The webpage includes an interactive map of the United States, whereby clicking on a state, readers can discover how much the NRA has donated to the state’s congressmen. Donations start at $1,000 and reach upwards of $60,000.
On the Republican side, Missouri Senator Roy Blunt has received $60,550 from the NRA; and in Virginia, Chairman of the House Judiciary Committee Bob Goodlatte has received a reported $52,500 since assuming office in 1993. Ohio Rep. Steve Chabot has seen $54,100 from the NRA in his cumulative 19 years as a congressman; since entering Congress from Wisconsin in 1999, Speaker of the House Rep. Paul Ryan has received $36,800.
A few Democrats are also named on the list, which is topped by Georgian Rep. Sanford Bishop, who also joined Congress in 1993, and has received a reported $40,650 from the NRA.
Are these donations influential? According to the NRA legal arms’ website, in Georgia, Missouri, Ohio, Virginia and Wisconsin where politicians received high donations, for example, no permits are necessary to purchase or carry weapons, aside from a permit to carry a handgun.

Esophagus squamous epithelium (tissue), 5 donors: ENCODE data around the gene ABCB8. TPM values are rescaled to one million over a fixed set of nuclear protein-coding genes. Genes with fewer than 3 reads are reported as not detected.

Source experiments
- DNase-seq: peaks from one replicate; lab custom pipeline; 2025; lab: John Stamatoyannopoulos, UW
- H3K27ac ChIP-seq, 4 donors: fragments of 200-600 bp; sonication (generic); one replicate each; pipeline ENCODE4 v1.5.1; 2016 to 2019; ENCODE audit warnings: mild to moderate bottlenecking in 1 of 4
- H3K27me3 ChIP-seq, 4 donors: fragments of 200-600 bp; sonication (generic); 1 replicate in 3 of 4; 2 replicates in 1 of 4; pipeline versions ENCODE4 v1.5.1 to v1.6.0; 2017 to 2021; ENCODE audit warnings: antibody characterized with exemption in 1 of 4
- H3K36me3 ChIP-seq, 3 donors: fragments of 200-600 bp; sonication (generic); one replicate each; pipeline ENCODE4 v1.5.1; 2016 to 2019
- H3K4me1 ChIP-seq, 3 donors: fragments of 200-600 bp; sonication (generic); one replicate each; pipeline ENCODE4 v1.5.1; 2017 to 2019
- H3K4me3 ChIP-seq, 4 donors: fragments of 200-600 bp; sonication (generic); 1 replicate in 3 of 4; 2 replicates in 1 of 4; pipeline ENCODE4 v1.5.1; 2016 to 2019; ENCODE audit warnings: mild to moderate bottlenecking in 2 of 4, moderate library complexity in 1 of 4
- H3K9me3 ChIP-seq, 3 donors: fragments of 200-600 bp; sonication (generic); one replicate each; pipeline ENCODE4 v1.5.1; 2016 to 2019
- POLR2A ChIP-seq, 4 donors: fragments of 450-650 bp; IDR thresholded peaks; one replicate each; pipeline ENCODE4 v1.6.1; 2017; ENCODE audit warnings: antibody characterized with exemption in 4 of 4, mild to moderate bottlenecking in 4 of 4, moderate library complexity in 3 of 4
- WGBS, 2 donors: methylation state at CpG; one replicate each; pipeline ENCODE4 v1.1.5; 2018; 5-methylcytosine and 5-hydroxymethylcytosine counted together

In New York state, which has a relatively low cumulative total of NRA donations to congressmen ($40,350), a permit is required to purchase, register, license, and carry handguns. In New York City, that also goes for rifles and shotguns.
In states such as Massachusetts and Connecticut, whose current congressmen have not received funds from the NRA, the laws surrounding gun ownership are much more strict, according to the NRA-ILA website.
The background check bog
Much of the politically blocked legislation anti-gun activists seek to push forward involves the sale of weapons. However, from increased background checks to gun registration and the restriction of access to military-class rifles, there are some cautious signs of a new openness to debating change.
On June 15, Connecticut Senator Chris Murphy and other Senate Democrats staged a 15-hour filibuster talking about gun control. As reported in Politico, two Democratic-backed gun measures may come up for a vote: a proposal from California Senator Dianne Feinstein to bar buyers on federal terror watch lists, and a plan from Murphy and New Jersey Senator Cory Booker and New York Senator Chuck Schumer that would mandate background checks for sales at gun shows and over the Internet.